DI Instead: Another approach is to DI the guitar. However, in most cases the sound taken direct from the preamp output is disappointing, as it bypasses the tonal contributions of the power amplifier and speaker cabinet. A far better option is to use a dedicated guitar DI box that includes filters to emulate speaker response and can also be connected directly to the extension speaker outlet of the amplifier. This type of DI box is available in both active and passive versions and provides a balanced output that can be connected to the stage box in the same way as a regular microphone. I find the passive Palmer Junction box effective in this role but there are many other options.
DI'ing in this way may be a good option where the guitar amplifier is physically small and produces a thin or nasal sound, as the DI feed will make it sound as though a larger cabinet has been used. Speaker-simulator filters are particularly important for overdriven guitar sounds, which can be harsh and raspy when DI'd with no filtering.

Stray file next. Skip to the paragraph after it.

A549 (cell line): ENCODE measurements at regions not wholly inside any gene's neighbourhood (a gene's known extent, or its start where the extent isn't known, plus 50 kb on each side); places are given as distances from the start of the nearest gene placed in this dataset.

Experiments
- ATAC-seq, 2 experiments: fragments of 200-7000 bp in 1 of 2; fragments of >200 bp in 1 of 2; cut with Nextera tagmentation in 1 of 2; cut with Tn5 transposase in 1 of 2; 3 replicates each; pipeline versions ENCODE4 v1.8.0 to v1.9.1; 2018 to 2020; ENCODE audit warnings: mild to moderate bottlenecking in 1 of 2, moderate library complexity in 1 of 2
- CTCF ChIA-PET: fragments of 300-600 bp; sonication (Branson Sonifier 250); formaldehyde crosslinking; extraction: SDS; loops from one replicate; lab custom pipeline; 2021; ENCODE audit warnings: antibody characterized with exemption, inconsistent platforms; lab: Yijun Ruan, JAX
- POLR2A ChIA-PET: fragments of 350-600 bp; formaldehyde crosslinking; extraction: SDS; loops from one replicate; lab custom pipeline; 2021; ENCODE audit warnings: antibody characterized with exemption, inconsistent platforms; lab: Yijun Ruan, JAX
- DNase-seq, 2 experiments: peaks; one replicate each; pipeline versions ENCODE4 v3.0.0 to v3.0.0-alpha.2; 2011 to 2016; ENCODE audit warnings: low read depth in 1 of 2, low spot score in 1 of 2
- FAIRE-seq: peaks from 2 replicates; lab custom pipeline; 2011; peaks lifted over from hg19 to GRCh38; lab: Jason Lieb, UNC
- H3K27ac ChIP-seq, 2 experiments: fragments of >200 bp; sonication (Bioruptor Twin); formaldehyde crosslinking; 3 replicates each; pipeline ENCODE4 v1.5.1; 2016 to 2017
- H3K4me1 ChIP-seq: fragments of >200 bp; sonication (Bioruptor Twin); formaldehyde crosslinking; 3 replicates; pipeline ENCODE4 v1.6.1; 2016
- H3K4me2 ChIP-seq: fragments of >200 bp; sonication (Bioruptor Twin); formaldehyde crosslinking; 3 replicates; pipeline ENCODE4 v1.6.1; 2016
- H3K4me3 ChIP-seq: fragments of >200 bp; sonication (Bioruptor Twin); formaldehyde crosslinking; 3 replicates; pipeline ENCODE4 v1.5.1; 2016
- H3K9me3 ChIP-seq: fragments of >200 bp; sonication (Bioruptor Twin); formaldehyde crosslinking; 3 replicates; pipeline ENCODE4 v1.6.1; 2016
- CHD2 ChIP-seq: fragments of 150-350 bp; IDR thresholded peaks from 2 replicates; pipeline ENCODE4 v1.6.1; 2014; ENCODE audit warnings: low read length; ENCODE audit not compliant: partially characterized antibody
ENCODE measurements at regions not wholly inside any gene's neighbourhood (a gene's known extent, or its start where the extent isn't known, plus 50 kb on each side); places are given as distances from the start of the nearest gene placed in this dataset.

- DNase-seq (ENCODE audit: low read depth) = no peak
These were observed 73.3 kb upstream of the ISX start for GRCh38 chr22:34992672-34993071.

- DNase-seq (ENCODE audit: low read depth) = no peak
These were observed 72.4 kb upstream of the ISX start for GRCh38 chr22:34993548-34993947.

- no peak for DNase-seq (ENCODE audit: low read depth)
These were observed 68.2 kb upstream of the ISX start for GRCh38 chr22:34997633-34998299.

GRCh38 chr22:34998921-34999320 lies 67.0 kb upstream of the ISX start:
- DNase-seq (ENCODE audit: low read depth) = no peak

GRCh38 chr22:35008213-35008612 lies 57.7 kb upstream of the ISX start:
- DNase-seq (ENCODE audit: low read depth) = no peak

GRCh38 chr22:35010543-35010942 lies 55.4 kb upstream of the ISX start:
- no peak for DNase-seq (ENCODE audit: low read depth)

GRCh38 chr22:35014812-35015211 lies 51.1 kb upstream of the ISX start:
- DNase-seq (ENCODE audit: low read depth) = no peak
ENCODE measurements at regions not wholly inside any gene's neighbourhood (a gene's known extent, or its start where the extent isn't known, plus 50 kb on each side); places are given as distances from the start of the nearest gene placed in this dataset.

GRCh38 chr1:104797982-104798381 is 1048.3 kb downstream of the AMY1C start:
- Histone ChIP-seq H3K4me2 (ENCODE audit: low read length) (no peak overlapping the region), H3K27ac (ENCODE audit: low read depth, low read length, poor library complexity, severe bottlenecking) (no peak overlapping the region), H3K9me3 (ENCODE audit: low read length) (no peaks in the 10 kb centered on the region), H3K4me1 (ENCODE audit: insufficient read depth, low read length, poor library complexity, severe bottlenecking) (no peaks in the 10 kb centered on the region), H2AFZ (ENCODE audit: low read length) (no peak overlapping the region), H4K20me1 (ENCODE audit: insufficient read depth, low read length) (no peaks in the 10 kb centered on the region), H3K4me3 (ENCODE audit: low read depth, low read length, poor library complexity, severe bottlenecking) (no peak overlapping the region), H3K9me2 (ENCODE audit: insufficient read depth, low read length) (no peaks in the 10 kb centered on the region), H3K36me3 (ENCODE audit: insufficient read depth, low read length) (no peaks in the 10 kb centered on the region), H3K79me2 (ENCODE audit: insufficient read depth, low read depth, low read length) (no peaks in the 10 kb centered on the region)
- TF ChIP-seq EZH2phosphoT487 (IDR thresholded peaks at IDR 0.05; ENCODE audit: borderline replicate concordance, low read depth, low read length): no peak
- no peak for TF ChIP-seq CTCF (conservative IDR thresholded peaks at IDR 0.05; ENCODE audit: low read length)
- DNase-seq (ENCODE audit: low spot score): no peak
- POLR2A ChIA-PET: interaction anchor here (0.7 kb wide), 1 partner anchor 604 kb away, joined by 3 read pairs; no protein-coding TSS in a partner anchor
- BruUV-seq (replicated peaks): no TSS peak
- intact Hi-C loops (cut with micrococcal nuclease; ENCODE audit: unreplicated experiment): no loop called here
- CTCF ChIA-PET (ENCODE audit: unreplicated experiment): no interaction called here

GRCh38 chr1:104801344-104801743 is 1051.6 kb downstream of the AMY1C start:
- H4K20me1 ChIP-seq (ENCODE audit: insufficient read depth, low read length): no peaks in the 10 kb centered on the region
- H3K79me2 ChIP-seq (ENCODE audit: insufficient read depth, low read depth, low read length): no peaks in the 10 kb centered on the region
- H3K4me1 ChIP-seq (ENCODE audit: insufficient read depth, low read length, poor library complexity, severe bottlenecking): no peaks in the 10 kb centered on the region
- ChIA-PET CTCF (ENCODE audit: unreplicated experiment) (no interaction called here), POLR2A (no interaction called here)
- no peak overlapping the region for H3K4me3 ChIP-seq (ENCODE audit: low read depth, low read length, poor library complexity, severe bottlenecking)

If the amp has two speaker jacks (wired in parallel), and only one has a speaker plugged in, you could simply plug the DI device into the spare speaker jack. Although the impedance of your DI or speaker-sim box can effectively be ignored in calculating the total load, watch out for amps where self-switching jacks are used for the speaker outputs; plugging in a second jack will sometimes activate a different tap on the output transformer. With combos, also make sure that plugging anything into the extension speaker jack doesn't disconnect the internal speaker! Most of the classic Fender valve amps, however, and their many design derivatives, have a simple parallel connection for their extension speaker sockets, actually forcing the amp to run into a mismatched load when used with both internal and external speakers, but creating the ideal connection for a speaker-sim DI.